Tuesday, March 31, 2009

The Growth of Specialty Courts


By Amy Hinton

The most promising national policy trend in alternative corrections has been the emergence of specialty courts. These alternative courts -- such as mental health or drug courts -- route eligible offenders into the appropriate social service delivery system while maintaining accountability and protecting public safety.

More than 150 mental health courts in over 25 states are providing offenders with needed mental health services and supports under close court supervision. Significant cost savings could be generated in Alabama if specialty court models for offenders with mental health and addiction disorders were implemented across the state. Results so far from these specialty courts are extremely promising, particularly in reduced recidivism.

In 2008, the Los Angeles County Jail was essentially the nation’s largest mental institution, housing approximately 1,400 seriously mentally ill inmates. Mental health professionals, consumers and advocates would say that this is not a surprising revelation given the fact that so many mentally ill people end up in the criminal justice system.

The deinstitutionalization movement that began in the 1970s was appropriately focused on moving individuals with mental health disorders out of large institutions and into less restrictive community-based programs. But, the movement that began with the best intentions nearly four decades ago has failed the very mental health consumers it was supposed to serve. Due in large part to more politically expedient priorities, money that was previously directed to large, state-operated psychiatric hospitals was never really dedicated to local mental health centers for treating individuals with mental health needs living in the community. The result is that community mental health programs are almost always chronically underfunded, understaffed and unable to respond in a timely manner to the public demand for mental health services.

It is easy to see how prisons and jails across the United States have become the de facto mental health system for vulnerable individuals, particularly those with undiagnosed and/or untreated mental health conditions who self-medicate with alcohol and drugs. Once incarcerated, however, the mentally ill offender faces additional challenges and obstacles to recovery. The high cost of psychotropic medications means that inmates often do not receive the preferred or most appropriate medications for their particular disorder.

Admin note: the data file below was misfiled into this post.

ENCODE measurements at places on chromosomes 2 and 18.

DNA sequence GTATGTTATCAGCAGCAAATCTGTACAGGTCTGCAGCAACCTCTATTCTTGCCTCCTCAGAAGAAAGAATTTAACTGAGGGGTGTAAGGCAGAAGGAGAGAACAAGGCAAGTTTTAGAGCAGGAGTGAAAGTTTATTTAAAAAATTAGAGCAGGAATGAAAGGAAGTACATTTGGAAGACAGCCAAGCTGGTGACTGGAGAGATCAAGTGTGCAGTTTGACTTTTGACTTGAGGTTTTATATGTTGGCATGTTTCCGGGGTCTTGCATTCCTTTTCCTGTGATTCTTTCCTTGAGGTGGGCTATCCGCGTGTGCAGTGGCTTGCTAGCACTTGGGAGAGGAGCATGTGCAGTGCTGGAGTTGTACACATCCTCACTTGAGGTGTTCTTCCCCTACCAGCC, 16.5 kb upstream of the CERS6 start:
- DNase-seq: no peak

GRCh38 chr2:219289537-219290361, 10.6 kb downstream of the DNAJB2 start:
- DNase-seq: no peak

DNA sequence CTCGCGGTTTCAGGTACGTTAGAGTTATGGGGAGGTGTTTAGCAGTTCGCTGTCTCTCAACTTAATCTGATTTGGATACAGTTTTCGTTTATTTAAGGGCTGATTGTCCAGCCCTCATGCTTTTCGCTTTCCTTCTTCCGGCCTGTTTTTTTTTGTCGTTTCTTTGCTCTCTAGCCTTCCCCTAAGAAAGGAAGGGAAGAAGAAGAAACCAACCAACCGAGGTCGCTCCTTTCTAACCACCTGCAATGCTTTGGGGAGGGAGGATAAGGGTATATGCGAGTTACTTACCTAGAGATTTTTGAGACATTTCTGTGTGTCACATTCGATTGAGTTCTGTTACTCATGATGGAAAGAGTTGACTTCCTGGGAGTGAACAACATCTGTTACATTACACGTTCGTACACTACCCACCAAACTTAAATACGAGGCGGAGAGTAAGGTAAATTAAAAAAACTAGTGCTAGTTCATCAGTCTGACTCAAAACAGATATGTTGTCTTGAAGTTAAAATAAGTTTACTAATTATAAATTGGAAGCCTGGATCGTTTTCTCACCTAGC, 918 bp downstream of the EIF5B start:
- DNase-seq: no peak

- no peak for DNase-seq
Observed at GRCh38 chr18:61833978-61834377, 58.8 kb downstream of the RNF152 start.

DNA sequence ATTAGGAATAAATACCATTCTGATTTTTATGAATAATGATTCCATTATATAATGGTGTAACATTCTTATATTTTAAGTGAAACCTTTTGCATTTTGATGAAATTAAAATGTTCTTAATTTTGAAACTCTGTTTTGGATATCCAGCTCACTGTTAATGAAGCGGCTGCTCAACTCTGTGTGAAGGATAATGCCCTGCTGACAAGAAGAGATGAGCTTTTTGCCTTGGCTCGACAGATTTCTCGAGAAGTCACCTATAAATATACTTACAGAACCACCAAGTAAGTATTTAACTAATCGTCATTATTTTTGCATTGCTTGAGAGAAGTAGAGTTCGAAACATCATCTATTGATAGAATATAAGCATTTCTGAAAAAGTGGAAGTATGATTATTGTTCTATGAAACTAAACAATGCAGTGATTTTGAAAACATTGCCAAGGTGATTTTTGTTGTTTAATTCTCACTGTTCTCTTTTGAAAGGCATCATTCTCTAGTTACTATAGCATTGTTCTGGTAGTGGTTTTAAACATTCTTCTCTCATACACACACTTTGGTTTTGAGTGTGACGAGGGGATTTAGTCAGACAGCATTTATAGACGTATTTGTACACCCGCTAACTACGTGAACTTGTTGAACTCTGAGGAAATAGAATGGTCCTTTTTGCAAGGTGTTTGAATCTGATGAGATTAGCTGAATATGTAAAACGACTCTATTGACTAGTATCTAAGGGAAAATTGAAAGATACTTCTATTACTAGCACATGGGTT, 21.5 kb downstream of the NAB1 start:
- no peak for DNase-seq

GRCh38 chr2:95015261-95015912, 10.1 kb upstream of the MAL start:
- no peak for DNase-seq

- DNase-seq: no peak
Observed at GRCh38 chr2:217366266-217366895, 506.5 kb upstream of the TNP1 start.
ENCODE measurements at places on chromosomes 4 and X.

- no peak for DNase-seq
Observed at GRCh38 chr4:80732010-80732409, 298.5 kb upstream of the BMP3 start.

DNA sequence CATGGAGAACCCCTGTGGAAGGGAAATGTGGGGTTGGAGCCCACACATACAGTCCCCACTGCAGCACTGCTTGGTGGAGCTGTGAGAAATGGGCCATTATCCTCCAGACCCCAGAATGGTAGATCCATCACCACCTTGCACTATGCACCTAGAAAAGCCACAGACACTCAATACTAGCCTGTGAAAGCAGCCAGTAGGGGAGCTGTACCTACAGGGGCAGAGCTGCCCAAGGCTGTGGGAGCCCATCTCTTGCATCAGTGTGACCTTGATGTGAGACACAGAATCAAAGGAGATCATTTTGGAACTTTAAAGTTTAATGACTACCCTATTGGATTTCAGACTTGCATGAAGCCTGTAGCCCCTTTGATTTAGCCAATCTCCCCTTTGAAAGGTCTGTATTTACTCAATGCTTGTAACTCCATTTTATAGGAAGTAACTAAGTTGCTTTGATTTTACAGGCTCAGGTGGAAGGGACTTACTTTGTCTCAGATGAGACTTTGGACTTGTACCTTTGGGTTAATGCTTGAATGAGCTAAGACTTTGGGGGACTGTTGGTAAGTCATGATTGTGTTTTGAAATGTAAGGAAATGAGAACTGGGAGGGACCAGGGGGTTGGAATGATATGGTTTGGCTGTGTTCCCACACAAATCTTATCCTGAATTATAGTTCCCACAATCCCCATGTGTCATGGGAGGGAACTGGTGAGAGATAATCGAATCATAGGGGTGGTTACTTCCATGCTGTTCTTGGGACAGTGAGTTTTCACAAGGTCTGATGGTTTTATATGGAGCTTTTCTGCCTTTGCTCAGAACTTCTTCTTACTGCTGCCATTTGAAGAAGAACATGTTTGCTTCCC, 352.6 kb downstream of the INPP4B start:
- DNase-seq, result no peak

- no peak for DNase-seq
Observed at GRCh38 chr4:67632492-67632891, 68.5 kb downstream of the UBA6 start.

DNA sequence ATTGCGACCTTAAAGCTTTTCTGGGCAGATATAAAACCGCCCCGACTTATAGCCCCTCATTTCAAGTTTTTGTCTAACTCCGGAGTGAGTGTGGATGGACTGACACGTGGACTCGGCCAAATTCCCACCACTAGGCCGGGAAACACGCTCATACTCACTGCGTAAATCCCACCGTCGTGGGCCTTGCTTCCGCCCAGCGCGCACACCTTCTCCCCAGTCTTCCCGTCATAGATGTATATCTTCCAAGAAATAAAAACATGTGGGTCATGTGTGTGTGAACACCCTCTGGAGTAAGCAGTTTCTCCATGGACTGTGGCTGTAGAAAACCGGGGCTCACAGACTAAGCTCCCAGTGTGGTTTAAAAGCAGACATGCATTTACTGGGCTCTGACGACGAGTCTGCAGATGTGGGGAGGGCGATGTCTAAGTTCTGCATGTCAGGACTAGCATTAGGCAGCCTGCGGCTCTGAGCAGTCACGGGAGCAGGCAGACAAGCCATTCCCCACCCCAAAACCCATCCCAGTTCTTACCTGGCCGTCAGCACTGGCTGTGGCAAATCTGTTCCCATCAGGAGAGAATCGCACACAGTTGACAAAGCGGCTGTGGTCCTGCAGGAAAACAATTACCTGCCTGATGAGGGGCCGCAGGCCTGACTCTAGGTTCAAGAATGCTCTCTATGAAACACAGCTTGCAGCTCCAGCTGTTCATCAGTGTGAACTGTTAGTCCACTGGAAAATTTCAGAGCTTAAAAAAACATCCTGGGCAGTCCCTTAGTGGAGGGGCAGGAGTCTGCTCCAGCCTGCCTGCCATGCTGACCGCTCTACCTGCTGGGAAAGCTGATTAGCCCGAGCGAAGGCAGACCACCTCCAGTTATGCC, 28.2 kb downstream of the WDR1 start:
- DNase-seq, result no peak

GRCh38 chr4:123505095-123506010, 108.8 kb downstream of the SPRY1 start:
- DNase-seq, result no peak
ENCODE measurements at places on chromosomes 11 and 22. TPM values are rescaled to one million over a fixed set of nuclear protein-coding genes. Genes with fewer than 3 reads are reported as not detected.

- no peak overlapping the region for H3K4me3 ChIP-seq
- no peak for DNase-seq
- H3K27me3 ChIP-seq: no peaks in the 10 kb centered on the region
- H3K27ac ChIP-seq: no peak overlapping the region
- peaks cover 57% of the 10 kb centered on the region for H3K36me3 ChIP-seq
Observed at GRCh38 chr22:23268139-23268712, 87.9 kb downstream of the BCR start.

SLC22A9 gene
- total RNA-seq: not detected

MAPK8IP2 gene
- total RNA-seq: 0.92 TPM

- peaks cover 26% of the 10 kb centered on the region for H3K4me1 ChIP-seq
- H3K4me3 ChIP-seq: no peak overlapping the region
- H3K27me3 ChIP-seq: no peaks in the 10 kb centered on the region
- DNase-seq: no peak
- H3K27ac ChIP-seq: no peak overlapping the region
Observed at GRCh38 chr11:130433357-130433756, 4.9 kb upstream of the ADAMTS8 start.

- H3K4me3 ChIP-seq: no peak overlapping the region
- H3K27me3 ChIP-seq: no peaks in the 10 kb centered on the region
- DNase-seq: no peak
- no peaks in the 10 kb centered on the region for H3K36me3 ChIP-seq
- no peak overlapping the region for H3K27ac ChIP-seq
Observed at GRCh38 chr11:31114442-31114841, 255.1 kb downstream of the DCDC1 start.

Incarcerated adult offenders with mental health disorders are far more likely to commit suicide or to be victimized by other inmates. Inadequate medical care for mental health disorders often makes these conditions much more difficult and expensive to treat over time.

Correctional officers are not mental health professionals and are poorly equipped to serve inmates with serious mental health needs. Correctional facilities are not therapeutic environments. Nationally, the problem of inmates with mental health needs has reached a crisis stage and is magnifying in both size and scope.

In Alabama, Montgomery County is already working to address these issues with its two specialty courts for adult offenders – a drug court and a mental health court. Our attention now must shift toward juvenile offenders with mental health needs.

To that end, a coalition of parent advocates, juvenile justice officials and mental health and substance abuse treatment professionals in Montgomery County have recently completed a 12-month collaborative strategic planning initiative funded by the U.S. Department of Justice and have produced a blueprint for addressing the mental health needs of local juvenile offenders.

The key element of the strategic plan is the development and implementation of a “co-occurring” juvenile mental health court -- the first of its kind in Alabama -- that would concurrently address the mental health and substance abuse treatment needs of eligible juvenile offenders. Efforts like this provide Alabama with the opportunity to be a national leader in this policy area.

As one of Alabama’s greatest federal jurists, Judge Frank M. Johnson noted in his landmark 1972 Wyatt v. Stickney decision, committing mentally ill individuals to psychiatric institutions without providing treatment is little more than “human warehousing.”

The growing overrepresentation of mental illness and addiction disorders among incarcerated populations is a troubling indication that, as a society, we have merely exchanged one type of human warehouse for another. This is both an inappropriate use of limited resources and an affront to human dignity. Expansion of the specialty court model through collaborative mental health policymaking is the best possible solution to a problem that is not going away anytime soon.
Hinton is a senior consultant with the Auburn University Montgomery Center for Government and Public Affairs specializing in health and human services policy.
Copyright (C) 2009 by the Alabama Forum. 3/09

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